The Guvmint, in the form of the PNG Museum would happily send a representative but at my expense.! I think I have related the one successful Rep, that went with us in 1995, then the next one in 1996 who swore to confidentiality and then blabbed the detail to Richard GIllespie just to ‘big-notre’ himself and who caused a bit a bother by going down the village instead of staying in camp…. I still have Gillespie’s FAX somewhere thanking him for letting him know all our business…. RG Never disclosed that he knew about us until he was forced to admit that he did, in 2004……and then the third one from the Museum who didn’t appear for the domestic flight out of Port Moresby ….. So I gave up asking for another one after those two debacles,,,.



  11. @ John Fallon May 21st 2019…

    Thanks for the notification and your effort to awaken interest in NZ……..

    It does take some time for some folk to go “click” and realise the significance of a “REPAIR TAG” being the tag left on a repaired engine mount and that such a tag is NOT a “DATA PLATE”, but simply a rough and ready means of identifying a component sent out for repair. In my case, the penny dropped at about 2:00 am one night and I woke my wife to say, “It was a Repair Tag !!!”. Her reply was “Ugh?” In my time in A/C Engineering I have known of people going to the Sheetmetal Shop for a scrap of sheet to make into a tag…. Drill a hole in it, stamp the ident and lockwire it to the part.

    What I say is exactly that… then, Some kind soul left the tag on when it was refitted to the Electra at Burbank after the groundloop repair and Warrant Officer Keith Nurse picked on it when he was looking at the detached engine..

    DATA PLATES are totally different and of coure they are headed by the Name or the Logo of the parent organisation that made the component. W.O. NUrse who examined the detached emgine did say he saw “Pratt & Whitney” somewhwere but could not remember where, maybe it was on this Tag we speak of. As a professional organisation, Lockheed by itself, could have manudfactured Repair Tags in metal with their neme on it.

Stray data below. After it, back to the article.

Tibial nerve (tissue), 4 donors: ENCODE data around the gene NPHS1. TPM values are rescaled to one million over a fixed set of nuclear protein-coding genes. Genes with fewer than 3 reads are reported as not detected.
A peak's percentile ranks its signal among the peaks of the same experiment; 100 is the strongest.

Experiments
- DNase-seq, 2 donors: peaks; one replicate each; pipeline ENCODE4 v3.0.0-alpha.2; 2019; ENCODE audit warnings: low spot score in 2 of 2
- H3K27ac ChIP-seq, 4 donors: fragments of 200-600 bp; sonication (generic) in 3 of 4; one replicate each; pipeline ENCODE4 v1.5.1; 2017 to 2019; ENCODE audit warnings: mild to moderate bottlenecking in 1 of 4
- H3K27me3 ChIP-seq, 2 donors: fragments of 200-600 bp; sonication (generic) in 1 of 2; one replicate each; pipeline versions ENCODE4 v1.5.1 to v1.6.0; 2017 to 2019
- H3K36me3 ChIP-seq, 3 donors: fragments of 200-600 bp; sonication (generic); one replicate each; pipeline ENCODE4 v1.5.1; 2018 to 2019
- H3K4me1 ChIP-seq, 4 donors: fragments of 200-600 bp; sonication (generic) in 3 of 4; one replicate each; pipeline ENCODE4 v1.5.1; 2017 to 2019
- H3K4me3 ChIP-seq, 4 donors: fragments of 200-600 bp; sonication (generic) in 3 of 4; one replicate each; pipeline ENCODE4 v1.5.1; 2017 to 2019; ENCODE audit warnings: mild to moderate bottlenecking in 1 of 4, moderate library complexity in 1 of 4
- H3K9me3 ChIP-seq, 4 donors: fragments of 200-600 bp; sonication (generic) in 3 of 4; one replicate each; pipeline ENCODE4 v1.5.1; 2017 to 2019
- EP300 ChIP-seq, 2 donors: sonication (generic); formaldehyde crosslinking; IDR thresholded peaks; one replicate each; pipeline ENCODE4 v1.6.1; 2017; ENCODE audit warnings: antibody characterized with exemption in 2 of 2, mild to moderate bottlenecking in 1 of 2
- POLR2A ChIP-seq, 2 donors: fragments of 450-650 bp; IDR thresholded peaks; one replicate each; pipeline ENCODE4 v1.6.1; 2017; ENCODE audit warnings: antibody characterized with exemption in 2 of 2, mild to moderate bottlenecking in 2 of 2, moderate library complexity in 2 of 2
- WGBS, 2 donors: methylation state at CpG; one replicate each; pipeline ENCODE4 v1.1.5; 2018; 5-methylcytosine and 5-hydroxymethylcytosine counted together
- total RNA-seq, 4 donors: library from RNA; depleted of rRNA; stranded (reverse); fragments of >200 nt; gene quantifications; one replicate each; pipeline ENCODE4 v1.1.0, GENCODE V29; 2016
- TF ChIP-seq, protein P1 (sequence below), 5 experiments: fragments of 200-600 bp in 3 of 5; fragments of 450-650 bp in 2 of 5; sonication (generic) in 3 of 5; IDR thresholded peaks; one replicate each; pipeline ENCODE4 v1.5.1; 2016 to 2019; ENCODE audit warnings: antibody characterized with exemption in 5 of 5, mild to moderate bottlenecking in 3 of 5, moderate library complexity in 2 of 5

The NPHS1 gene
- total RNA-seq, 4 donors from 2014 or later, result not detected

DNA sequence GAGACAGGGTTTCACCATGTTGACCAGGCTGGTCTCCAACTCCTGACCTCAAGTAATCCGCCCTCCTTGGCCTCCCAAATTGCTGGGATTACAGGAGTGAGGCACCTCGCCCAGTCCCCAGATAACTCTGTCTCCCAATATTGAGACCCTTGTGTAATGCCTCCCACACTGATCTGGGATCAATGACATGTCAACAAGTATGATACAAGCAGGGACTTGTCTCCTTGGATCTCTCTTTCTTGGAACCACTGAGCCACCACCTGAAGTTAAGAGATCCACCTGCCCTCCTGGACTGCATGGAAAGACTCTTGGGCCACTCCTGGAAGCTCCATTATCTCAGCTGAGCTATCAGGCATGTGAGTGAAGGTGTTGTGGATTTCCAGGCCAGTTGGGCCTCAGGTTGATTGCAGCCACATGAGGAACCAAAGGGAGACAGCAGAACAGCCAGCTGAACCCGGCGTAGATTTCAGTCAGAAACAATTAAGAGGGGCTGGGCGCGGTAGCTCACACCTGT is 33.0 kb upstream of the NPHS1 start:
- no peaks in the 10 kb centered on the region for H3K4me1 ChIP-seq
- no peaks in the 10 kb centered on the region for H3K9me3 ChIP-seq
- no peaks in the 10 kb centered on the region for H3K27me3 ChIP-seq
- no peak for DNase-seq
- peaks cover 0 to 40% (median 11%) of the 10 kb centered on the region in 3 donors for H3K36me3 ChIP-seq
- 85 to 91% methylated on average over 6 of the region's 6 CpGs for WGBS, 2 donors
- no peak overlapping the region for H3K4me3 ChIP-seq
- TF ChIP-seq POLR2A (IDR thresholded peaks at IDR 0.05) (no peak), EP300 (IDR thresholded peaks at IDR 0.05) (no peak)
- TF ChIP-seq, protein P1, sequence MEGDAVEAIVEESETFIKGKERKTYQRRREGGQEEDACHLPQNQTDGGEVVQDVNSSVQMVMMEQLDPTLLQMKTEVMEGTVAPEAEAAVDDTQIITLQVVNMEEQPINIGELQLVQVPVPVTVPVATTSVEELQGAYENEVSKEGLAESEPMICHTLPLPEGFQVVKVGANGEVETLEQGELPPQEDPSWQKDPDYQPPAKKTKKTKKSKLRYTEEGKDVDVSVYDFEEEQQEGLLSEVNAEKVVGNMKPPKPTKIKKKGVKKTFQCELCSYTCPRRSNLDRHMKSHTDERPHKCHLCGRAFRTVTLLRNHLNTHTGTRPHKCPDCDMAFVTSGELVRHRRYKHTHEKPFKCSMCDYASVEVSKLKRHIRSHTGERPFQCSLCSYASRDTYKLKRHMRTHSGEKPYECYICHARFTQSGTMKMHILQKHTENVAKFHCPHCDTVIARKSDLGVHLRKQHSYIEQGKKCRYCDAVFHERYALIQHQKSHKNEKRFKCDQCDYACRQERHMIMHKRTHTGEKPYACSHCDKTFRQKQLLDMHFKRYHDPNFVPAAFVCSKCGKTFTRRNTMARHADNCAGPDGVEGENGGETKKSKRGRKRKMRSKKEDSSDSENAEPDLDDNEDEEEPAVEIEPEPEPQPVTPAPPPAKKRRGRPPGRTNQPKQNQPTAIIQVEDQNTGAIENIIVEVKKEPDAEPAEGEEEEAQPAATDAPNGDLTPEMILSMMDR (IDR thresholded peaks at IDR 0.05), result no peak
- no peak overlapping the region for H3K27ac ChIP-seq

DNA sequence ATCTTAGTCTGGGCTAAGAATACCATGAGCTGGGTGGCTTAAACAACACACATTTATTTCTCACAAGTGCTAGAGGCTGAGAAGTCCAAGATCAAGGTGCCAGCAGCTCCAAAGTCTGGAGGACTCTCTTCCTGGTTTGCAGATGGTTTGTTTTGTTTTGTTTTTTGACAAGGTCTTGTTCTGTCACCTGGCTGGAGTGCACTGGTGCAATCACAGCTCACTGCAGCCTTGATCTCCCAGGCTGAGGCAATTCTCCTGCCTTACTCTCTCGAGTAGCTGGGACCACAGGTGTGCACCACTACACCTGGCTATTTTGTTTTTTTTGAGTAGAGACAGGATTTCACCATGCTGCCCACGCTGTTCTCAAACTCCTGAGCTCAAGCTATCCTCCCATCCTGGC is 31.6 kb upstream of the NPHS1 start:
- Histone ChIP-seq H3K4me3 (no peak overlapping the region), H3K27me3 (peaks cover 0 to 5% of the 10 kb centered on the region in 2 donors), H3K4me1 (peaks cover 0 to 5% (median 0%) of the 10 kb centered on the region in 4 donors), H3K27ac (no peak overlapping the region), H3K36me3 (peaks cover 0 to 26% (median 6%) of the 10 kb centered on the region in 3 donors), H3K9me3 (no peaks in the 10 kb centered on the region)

As another source for the tag, Lockheed used several different engines (as you mention) and each rated engine would require a different engine mount . I have a certified letter that says Lockheed stored engines and engine mounts outside of the plant building in crates and each crate was identified as to “what was in it and where it had to go” i.e: which “Airframe C/N” it was destined for due to this very difference in engine types



  12. Could there be any information hidden away in some place in Japan? Maybe a report of a Japanese army patrol stumbling across a mysterious wrecked plane? A bit like the Aussie patrol. Recovering items from the wreck? I wonder if language makes it difficult for ‘googlers’ in Japan to get into your website, particularly older people who might have had knowledge of events in that part of the world in WW2.


  13. @ “H” May 28th…

    Q – “Could there be any information hidden away in some place in Japan? Maybe a report of a Japanese army patrol stumbling across a mysterious wrecked plane?”
    A – Yes, possibly. If you Google “Japanese WWII Military Maps – GAIHOZU” and locate “New Britain” ( I recall Page 5 of the Gaihozu map collection ) and look for our search area on New Britain from information on the maps contained in the website, you will be able to see on the JApanese Maps that there was a track cut by the Japanese, plainly shown, which goes across the MEVELO RIVER ( in the BIG “W” area of the river ) and going West the track climbs the hillside which actually would lead them to the Captain Harl Pease B-17 wreck (41-2429).if they were led to it by the local people. It is known thar the Molkolkol tribe sided with the Japanese in the area.